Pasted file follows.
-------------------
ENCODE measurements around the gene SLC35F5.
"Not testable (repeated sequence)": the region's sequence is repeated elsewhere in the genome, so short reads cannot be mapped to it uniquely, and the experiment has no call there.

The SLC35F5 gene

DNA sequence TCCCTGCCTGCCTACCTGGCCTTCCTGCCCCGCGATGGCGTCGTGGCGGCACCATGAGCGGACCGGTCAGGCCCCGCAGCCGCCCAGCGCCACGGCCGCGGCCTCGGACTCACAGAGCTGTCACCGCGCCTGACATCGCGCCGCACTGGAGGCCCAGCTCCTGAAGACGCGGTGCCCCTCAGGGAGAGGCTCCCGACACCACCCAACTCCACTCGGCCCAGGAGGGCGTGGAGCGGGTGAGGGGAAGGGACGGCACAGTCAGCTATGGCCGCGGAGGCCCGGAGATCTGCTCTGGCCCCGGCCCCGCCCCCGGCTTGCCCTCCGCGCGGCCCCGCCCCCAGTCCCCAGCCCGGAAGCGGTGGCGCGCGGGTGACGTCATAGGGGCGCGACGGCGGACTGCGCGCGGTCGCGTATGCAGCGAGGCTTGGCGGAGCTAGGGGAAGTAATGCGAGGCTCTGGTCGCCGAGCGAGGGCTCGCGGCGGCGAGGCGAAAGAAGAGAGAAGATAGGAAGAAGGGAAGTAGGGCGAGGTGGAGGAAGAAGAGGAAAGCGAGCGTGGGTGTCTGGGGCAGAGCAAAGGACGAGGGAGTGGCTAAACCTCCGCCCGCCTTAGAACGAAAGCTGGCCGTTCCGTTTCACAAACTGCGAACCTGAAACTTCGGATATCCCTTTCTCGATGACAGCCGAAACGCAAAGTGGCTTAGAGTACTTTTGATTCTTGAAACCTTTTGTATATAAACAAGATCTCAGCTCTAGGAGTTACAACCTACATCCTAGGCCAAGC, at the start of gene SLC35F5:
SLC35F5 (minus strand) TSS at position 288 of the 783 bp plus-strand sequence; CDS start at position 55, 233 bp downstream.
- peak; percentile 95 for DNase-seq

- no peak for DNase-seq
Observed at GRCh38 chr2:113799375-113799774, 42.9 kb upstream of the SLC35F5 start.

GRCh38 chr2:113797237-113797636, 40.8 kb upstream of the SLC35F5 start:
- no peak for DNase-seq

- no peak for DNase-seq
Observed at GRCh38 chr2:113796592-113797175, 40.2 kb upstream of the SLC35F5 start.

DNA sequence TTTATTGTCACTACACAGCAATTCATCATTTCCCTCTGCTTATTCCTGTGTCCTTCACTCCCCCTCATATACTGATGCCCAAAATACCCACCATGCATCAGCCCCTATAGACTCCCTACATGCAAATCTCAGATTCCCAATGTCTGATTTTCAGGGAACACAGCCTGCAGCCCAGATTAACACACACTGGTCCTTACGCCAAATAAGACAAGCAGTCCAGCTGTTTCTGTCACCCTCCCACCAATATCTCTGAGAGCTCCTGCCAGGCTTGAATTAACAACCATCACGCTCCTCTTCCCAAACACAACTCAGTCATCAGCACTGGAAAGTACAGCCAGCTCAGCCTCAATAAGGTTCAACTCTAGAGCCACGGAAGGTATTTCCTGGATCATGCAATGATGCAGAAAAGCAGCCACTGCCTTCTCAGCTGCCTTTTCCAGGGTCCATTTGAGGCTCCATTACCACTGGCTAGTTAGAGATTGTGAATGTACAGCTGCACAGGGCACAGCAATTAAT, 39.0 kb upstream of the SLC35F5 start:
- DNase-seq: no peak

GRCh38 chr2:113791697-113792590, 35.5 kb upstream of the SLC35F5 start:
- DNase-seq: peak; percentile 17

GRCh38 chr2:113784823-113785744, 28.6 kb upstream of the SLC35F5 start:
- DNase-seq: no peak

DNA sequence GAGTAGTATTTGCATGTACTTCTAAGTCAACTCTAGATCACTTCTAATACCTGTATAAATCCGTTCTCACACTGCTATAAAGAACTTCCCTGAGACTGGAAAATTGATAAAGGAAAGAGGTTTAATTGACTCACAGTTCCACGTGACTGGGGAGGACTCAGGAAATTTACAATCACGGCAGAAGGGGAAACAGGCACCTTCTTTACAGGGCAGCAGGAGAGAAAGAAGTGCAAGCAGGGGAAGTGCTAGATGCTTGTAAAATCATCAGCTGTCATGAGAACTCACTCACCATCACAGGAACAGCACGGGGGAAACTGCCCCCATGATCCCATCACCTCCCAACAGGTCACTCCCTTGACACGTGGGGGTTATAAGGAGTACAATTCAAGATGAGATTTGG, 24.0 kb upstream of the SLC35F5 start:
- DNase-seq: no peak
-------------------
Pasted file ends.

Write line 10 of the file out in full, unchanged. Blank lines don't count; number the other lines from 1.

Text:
- no peak for DNase-seq